The reporting persons are The Lion Fund L.P., Biglari Capital Corp., Sardar Biglari, and Western Sizzlin Corp (WSZL). They own 12% of Friendly’s outstanding shares.

The two notable entities are The Lion Fund, a hedge fund run by Mr. Biglari, and Western Sizzlin, a public company engaged in the operation and franchising of restaurants.

Western Sizzlin

Biglari (and others) effectively took control of Western Sizzlin during late 2005 and early 2006. Individuals controlling more than a third of the company’s shares replaced the existing board. Below is the description provided in Western Sizzlin’s most recent annual report:

“In November 2005, we added three members to out Board of Directors, namely Sardar Biglari, Philip L. Cooley, and Paul D. Sonkin. Subsequently, in March 2006, six of the incumbent directors, namely Paul C. Schorr, III (our former chairman), A. Jones Yorke, J. Alan Cowart, Jr., Pat Vezertzis, Jesse M. Harrington, and Roger D. Sack, resigned from the Board. At that same time, Mr. Sonkin indicated that he would not stand for re-election at the 2006 annual meeting of stockholders.”

The Lion Fund

The Lion Fund is managed by Sardar Biglari, 29. Philip Cooley serves as one of the fund’s directors. Biglari was a student of Cooley’s at Trinity University. The Lion Fund was launched just over five years ago – although Biglari apparently operated the fund with his own money for about one year before welcoming new investors.

Here are two short (old) articles from the San Antonio Business Journal discussing The Lion Fund:

Lion Fund Loses its Roar

Fund Posts Solid Growth

Sardar Biglari

Biglari has an interesting story. He started an Internet Service Provider while still quite young; then, went on to found The Lion Fund. He frequently cites Warren Buffett as an investing influence. His letter to shareholders (as Chairman of Western Sizzlin) certainly bears a resemblance to Buffett’s own annual letter.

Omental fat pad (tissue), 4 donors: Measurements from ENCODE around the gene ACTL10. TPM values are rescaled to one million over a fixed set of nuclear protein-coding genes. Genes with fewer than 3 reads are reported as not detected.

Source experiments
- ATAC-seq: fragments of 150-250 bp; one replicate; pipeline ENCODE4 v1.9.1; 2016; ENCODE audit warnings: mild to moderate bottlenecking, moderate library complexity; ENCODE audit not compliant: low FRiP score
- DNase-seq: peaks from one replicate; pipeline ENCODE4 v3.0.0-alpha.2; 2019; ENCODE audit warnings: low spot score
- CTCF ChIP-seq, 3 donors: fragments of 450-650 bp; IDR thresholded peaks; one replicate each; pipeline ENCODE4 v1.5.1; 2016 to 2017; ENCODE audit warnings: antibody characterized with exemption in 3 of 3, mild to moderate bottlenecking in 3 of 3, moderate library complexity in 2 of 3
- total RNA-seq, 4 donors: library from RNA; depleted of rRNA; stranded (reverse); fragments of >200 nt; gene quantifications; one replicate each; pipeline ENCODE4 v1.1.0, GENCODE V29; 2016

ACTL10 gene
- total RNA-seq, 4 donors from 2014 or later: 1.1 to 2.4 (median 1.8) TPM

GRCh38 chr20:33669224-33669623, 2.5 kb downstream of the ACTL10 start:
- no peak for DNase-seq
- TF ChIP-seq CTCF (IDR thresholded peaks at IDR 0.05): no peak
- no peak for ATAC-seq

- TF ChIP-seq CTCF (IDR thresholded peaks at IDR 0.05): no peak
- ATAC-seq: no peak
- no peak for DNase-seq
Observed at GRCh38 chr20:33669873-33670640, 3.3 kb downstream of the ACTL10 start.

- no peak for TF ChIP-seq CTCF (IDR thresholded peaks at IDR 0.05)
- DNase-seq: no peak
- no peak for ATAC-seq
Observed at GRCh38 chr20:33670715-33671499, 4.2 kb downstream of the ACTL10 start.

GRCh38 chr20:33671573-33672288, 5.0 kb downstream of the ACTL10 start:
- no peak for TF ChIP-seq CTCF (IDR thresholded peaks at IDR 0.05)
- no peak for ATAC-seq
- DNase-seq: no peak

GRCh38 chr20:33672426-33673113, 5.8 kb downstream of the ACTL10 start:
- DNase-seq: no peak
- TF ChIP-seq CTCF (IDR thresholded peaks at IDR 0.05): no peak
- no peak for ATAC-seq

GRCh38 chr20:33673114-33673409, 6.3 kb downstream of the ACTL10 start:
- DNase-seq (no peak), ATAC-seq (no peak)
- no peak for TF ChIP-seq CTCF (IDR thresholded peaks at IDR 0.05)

Read Biglari’s Letter to Western Sizzlin Shareholders (among others) reported this story. That story prompted this post.

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Geoff Gannon September 27, 2006

On The Human Index

As the Dow approaches a new all-time high (the record close was 11,722.98), now would be a good time to take a break from the financial news found on your televisions, in your newspapers, (and yes) even on your computers.

A new high is an empty headline. I’m not writing to tell you that; you already know that. What you may not fully appreciate is just how arbitrary an index the Dow Jones Industrial Average really is.

Most notably, it’s no longer very industrial. Only about one of every three stocks in the Dow is involved in what might be considered an old-line industrial (heavy manufacturing, extraction, etc.) business. A lot of the Dow components are involved in totally different businesses such as consumer products, health care, and technology. For the most part, these businesses are usually a lot less tangible. The businesses are mostly asset-light; their future prospects are mostly company specific.

Today, the extent to which the common stocks of the thirty companies move together may have more to do with their shared classification as “Dow” stocks than with the future prospects of the underlying businesses.

On April 8, 2004 some changes were made to the Dow. These weren’t the first changes – and they won’t be the last. Such changes add to the arbitrary nature of the index, especially in the short-term.

Generally, the changes have been motivated more by who needs to go than by who needs to come in. Discarded Dow components can usually blame a dying industry for their exit. Sometimes, a rapidly dwindling market cap helped.

The April 2004 changes involved three spots in the index and six stocks.

Departures: AT&T; (T), Eastman Kodak (EK), and International Paper (IP)